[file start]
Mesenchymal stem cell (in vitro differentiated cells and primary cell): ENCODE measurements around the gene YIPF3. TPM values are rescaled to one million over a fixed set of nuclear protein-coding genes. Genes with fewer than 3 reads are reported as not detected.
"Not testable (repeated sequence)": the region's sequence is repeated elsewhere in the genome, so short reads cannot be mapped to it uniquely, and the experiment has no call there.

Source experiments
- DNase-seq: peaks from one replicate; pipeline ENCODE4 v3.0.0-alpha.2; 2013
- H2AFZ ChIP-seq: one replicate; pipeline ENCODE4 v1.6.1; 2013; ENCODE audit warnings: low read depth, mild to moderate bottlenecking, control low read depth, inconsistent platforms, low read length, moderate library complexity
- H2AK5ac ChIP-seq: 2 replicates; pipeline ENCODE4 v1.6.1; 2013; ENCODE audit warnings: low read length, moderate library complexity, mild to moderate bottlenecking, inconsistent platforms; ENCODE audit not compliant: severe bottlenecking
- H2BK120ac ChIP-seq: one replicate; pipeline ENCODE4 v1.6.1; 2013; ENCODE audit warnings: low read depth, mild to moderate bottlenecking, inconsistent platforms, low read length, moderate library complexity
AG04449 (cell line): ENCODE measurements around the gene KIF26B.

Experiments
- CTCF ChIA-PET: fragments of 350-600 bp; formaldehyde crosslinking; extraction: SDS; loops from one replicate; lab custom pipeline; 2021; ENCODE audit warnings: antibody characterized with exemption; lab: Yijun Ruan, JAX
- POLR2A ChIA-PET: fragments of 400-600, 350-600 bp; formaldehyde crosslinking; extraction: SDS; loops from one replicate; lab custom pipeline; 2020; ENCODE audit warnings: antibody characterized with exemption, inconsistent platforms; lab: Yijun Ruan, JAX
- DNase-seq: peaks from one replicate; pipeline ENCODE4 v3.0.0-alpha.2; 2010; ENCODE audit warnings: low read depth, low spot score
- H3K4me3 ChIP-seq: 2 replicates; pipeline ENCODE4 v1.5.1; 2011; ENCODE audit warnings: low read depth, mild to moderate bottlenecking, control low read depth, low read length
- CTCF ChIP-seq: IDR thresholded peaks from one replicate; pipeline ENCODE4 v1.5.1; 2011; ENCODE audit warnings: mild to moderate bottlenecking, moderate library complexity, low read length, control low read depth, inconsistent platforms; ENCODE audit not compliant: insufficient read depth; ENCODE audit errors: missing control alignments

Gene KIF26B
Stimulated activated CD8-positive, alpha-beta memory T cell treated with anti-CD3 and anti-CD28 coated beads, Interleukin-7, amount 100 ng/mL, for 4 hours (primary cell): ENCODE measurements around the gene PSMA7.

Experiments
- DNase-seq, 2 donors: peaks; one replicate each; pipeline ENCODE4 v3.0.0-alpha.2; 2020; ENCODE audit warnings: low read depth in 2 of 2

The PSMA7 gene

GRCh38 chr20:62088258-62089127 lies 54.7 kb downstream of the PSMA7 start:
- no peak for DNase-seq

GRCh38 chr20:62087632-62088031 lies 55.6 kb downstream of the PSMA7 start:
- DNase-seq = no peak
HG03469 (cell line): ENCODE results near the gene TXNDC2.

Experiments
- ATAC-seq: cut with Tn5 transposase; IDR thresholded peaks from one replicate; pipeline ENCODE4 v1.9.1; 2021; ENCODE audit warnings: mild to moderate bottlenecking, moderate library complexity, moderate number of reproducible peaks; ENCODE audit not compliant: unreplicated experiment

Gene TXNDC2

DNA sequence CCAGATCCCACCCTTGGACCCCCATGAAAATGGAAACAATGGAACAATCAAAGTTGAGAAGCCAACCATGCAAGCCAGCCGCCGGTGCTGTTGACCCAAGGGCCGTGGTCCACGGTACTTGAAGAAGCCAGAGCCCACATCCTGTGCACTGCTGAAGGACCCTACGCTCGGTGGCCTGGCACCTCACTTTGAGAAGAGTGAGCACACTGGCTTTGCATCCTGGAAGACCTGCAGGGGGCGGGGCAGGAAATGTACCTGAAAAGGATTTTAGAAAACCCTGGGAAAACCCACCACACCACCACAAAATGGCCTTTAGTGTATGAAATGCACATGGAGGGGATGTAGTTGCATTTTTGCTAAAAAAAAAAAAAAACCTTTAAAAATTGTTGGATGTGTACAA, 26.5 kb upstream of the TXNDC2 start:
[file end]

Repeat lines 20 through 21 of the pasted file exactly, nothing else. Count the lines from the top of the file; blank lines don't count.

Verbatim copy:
GRCh38 chr20:62088258-62089127 lies 54.7 kb downstream of the PSMA7 start:
- no peak for DNase-seq